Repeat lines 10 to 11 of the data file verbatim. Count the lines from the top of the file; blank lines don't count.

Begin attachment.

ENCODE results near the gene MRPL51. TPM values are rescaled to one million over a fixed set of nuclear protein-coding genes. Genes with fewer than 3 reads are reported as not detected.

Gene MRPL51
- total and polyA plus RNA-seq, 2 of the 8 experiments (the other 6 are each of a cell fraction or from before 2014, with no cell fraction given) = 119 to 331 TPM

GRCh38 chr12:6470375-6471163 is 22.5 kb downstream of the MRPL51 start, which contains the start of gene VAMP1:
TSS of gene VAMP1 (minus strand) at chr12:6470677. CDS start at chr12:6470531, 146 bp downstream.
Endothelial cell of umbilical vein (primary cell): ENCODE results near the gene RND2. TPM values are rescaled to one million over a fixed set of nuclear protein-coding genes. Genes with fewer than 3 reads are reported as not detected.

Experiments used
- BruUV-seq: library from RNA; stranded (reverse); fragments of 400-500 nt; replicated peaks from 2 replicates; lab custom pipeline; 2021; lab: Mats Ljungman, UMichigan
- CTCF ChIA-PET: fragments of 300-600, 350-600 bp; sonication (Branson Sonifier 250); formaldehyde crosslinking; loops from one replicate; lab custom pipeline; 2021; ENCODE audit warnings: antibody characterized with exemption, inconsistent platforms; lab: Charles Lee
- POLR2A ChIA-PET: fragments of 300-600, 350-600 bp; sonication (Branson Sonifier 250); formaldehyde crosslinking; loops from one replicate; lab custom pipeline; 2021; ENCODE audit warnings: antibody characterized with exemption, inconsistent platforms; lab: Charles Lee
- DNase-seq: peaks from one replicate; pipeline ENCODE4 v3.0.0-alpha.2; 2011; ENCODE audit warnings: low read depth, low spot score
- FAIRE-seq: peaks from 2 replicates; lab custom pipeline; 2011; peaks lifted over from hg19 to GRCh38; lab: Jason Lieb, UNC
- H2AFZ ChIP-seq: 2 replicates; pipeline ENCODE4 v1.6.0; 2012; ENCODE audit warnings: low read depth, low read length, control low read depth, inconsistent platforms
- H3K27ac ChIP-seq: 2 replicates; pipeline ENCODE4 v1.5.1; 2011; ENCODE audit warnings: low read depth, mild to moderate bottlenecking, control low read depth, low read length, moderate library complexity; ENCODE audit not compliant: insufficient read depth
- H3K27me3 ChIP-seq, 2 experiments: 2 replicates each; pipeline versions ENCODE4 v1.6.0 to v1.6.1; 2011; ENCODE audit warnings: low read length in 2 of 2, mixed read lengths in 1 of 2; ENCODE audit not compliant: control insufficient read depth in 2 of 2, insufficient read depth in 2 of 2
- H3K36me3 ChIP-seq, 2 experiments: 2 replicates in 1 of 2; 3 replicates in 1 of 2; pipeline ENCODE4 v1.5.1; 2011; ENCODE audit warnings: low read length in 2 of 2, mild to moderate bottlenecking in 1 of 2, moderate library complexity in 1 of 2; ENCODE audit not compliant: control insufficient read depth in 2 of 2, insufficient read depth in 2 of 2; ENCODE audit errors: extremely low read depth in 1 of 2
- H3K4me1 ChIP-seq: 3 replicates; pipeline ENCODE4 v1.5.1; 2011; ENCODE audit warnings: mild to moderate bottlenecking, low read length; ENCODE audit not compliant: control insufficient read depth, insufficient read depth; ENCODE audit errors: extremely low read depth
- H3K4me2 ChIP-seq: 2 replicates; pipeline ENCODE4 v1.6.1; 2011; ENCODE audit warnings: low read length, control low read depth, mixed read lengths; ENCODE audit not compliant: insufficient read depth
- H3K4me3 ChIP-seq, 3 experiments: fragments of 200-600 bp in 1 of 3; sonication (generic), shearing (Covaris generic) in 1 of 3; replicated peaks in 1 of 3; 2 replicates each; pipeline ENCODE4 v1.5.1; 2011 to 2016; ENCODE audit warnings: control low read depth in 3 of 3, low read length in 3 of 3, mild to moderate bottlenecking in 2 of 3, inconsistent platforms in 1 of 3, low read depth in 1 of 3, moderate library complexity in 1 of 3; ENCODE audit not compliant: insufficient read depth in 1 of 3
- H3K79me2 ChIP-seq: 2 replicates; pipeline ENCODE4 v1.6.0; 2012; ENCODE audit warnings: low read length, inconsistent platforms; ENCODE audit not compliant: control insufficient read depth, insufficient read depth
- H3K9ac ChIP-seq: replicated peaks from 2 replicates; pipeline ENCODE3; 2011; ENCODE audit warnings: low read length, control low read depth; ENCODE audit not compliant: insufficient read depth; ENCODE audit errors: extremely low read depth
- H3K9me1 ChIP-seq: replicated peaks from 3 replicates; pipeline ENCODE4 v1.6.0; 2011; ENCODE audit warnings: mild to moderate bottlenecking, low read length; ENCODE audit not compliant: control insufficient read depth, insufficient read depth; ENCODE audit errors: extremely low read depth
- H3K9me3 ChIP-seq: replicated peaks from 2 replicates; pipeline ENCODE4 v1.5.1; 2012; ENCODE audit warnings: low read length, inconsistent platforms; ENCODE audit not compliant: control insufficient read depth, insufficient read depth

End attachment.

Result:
- POLR2A ChIA-PET: fragments of 300-600, 350-600 bp; sonication (Branson Sonifier 250); formaldehyde crosslinking; loops from one replicate; lab custom pipeline; 2021; ENCODE audit warnings: antibody characterized with exemption, inconsistent platforms; lab: Charles Lee
- DNase-seq: peaks from one replicate; pipeline ENCODE4 v3.0.0-alpha.2; 2011; ENCODE audit warnings: low read depth, low spot score